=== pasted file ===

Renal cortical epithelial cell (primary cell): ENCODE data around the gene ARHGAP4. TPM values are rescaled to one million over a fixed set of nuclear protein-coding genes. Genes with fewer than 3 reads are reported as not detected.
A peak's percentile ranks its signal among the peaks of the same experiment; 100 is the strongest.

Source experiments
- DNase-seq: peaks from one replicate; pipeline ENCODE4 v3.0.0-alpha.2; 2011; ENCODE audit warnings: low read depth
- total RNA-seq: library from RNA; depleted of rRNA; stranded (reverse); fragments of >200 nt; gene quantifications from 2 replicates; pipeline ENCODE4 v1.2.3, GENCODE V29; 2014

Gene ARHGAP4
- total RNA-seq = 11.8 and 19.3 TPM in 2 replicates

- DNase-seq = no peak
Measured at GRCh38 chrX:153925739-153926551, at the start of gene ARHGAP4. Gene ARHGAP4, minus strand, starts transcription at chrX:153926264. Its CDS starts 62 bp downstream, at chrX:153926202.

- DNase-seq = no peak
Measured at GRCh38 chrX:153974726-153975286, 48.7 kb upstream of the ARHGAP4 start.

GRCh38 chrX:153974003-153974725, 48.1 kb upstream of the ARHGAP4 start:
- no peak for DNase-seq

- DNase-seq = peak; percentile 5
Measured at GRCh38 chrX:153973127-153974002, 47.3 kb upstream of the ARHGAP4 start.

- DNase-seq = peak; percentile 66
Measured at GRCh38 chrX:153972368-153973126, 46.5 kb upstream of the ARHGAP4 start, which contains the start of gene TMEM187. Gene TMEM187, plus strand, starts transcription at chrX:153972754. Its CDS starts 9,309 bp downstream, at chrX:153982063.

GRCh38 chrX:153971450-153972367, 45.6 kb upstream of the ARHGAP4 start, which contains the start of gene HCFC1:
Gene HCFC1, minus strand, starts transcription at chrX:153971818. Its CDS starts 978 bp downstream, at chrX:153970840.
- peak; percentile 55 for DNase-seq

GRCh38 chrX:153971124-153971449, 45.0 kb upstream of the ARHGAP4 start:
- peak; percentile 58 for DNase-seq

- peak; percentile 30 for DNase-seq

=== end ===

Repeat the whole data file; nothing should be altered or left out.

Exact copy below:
Renal cortical epithelial cell (primary cell): ENCODE data around the gene ARHGAP4. TPM values are rescaled to one million over a fixed set of nuclear protein-coding genes. Genes with fewer than 3 reads are reported as not detected.
A peak's percentile ranks its signal among the peaks of the same experiment; 100 is the strongest.

Source experiments
- DNase-seq: peaks from one replicate; pipeline ENCODE4 v3.0.0-alpha.2; 2011; ENCODE audit warnings: low read depth
- total RNA-seq: library from RNA; depleted of rRNA; stranded (reverse); fragments of >200 nt; gene quantifications from 2 replicates; pipeline ENCODE4 v1.2.3, GENCODE V29; 2014

Gene ARHGAP4
- total RNA-seq = 11.8 and 19.3 TPM in 2 replicates

- DNase-seq = no peak
Measured at GRCh38 chrX:153925739-153926551, at the start of gene ARHGAP4. Gene ARHGAP4, minus strand, starts transcription at chrX:153926264. Its CDS starts 62 bp downstream, at chrX:153926202.

- DNase-seq = no peak
Measured at GRCh38 chrX:153974726-153975286, 48.7 kb upstream of the ARHGAP4 start.

GRCh38 chrX:153974003-153974725, 48.1 kb upstream of the ARHGAP4 start:
- no peak for DNase-seq

- DNase-seq = peak; percentile 5
Measured at GRCh38 chrX:153973127-153974002, 47.3 kb upstream of the ARHGAP4 start.

- DNase-seq = peak; percentile 66
Measured at GRCh38 chrX:153972368-153973126, 46.5 kb upstream of the ARHGAP4 start, which contains the start of gene TMEM187. Gene TMEM187, plus strand, starts transcription at chrX:153972754. Its CDS starts 9,309 bp downstream, at chrX:153982063.

GRCh38 chrX:153971450-153972367, 45.6 kb upstream of the ARHGAP4 start, which contains the start of gene HCFC1:
Gene HCFC1, minus strand, starts transcription at chrX:153971818. Its CDS starts 978 bp downstream, at chrX:153970840.
- peak; percentile 55 for DNase-seq

GRCh38 chrX:153971124-153971449, 45.0 kb upstream of the ARHGAP4 start:
- peak; percentile 58 for DNase-seq

- peak; percentile 30 for DNase-seq